James Bridie

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The following article is from The Great Soviet Encyclopedia (1979). It might be outdated or ideologically biased.

Bridie, James


(pseudonym of Osborne Henry Mavor). Born Jan. 3, 1888, in Glasgow; died Jan. 29, 1951, in Edinburgh. Scottish playwright.

Bridie’s play The Sunlight Sonata (published in 1930) was staged in 1928. The hero of the play American Hills (published in 1930) is a doctor who becomes the victim of a bourgeois public hungry for sensation. In the play Jonah and the Whale (1932) and others, Bridie treats biblical subjects with irony. His best plays—A Sleeping Clergyman (1933), Mister Bolfry (1943), and Daphne Laureola (1949)—satirically portray bourgeois reality.


Mr. Gillie. London, 1950.
The Queen’s Comedy. London, 1950.


Trewin, J. C. Dramatists of Today. London-New York, 1953.
The Great Soviet Encyclopedia, 3rd Edition (1970-1979). © 2010 The Gale Group, Inc. All rights reserved.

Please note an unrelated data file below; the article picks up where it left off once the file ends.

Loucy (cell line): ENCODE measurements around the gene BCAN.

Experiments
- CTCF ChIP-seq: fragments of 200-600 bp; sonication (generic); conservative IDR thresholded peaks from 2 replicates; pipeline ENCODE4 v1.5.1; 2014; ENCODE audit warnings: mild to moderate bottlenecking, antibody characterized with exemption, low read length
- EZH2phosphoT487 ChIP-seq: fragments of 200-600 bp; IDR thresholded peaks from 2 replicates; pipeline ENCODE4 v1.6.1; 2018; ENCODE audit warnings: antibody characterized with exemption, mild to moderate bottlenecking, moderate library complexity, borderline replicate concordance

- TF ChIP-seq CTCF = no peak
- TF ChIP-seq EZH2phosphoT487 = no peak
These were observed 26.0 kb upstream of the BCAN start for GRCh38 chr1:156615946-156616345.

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The Citizens company was founded in 1943 by James Bridie and the Citizens Theatre officially opened on September 11, 1945, with a production of JB Priestley's Johnson Over Jordan.
Sir Henry Cotton, chair of Playhouse board, Daily Post, December 6, 1949 THAT James Bridie could inoculate with his freakish whimsy the charming old Apocryphal story, and yet not sour the milk of human kindness, may seem miraculous.
Playwright James Bridie harbored similar ambitions for the Glasgow Citizens' Theater in the 1940s, as did director Bill Bryden for the Edinburgh Royal Lyceum in the 1970s.
The company, housed in a Victorian auditorium, was founded by the Scottish playwright James Bridie.